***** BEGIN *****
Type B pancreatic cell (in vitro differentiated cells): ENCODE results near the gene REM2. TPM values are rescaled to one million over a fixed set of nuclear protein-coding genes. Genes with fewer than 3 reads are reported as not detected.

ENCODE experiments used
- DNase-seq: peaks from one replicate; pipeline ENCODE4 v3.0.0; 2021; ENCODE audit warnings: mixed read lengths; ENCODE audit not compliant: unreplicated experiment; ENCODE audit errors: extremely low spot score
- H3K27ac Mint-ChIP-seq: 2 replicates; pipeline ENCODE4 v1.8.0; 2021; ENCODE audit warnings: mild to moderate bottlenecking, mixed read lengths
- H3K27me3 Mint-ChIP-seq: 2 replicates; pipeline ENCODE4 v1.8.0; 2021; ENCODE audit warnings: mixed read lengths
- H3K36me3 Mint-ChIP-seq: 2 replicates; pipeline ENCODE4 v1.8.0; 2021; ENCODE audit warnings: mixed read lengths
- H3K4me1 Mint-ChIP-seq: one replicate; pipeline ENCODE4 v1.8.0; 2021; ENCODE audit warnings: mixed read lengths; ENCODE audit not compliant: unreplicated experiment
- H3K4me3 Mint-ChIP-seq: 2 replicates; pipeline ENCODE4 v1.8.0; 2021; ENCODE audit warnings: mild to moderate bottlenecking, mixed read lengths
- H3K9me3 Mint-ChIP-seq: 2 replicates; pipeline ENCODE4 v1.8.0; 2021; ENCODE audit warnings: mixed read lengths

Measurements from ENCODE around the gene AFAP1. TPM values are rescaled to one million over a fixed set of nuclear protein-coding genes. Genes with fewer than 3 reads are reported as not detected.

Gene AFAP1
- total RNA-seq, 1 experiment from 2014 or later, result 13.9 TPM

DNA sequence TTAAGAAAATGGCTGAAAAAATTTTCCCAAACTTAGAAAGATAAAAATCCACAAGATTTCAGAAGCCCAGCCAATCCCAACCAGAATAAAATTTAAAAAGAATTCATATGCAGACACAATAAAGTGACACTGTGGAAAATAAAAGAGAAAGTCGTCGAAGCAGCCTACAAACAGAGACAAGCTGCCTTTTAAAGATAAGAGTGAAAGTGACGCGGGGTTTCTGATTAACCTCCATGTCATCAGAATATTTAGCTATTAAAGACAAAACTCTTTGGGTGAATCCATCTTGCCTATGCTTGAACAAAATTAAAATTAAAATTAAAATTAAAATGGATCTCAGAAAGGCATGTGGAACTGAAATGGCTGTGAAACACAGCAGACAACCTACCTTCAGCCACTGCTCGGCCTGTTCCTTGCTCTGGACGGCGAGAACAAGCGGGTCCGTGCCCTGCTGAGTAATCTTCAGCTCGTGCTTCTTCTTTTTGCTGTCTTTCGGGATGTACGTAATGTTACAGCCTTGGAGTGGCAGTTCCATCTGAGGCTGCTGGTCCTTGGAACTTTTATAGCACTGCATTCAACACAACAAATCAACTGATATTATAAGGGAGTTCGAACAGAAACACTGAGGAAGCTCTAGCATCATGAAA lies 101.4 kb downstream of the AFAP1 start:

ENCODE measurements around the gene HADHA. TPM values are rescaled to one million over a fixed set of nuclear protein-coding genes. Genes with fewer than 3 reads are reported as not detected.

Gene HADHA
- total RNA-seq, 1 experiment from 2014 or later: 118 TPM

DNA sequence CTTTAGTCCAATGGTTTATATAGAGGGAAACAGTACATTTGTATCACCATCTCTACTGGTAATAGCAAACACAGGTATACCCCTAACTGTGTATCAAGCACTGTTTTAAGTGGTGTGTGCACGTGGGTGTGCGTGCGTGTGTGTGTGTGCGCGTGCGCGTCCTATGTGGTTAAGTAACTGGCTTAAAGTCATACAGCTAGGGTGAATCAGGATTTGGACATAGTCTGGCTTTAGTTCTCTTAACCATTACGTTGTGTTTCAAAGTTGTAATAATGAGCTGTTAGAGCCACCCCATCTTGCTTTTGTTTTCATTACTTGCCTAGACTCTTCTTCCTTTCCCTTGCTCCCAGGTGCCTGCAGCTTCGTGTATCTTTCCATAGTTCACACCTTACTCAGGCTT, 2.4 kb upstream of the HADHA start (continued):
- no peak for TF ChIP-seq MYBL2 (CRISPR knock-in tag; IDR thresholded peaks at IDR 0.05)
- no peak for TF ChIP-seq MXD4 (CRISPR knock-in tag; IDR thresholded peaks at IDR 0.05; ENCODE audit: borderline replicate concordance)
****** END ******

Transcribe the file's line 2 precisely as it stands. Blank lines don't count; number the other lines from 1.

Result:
ENCODE experiments used